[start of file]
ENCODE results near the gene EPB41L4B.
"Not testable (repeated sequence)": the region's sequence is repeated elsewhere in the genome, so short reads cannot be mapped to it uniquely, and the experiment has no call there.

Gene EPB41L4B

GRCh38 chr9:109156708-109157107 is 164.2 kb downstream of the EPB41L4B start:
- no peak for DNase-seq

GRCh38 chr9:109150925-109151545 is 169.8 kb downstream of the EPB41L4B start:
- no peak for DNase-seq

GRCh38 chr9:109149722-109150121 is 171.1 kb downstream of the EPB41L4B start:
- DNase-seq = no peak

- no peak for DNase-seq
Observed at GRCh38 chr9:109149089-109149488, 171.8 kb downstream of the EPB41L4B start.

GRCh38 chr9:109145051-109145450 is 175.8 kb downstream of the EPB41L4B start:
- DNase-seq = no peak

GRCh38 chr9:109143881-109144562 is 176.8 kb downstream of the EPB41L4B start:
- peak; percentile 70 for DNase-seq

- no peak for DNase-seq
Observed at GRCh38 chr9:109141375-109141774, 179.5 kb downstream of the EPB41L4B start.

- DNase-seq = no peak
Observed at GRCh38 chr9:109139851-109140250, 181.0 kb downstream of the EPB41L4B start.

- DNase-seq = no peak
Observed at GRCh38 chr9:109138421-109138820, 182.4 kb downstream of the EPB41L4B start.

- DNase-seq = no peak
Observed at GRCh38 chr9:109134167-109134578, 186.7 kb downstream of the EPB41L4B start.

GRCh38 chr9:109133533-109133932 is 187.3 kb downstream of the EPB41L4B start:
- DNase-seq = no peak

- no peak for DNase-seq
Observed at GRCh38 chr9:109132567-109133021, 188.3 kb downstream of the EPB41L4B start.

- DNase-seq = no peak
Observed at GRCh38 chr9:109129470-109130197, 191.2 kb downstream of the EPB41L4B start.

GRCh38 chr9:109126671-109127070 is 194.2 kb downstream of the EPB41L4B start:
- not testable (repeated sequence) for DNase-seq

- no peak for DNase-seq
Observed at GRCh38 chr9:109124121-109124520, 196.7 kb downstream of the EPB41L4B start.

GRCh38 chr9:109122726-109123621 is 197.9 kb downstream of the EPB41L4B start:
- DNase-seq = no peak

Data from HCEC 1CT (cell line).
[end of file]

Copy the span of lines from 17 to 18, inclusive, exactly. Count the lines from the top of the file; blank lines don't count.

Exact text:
Observed at GRCh38 chr9:109141375-109141774, 179.5 kb downstream of the EPB41L4B start.

- DNase-seq = no peak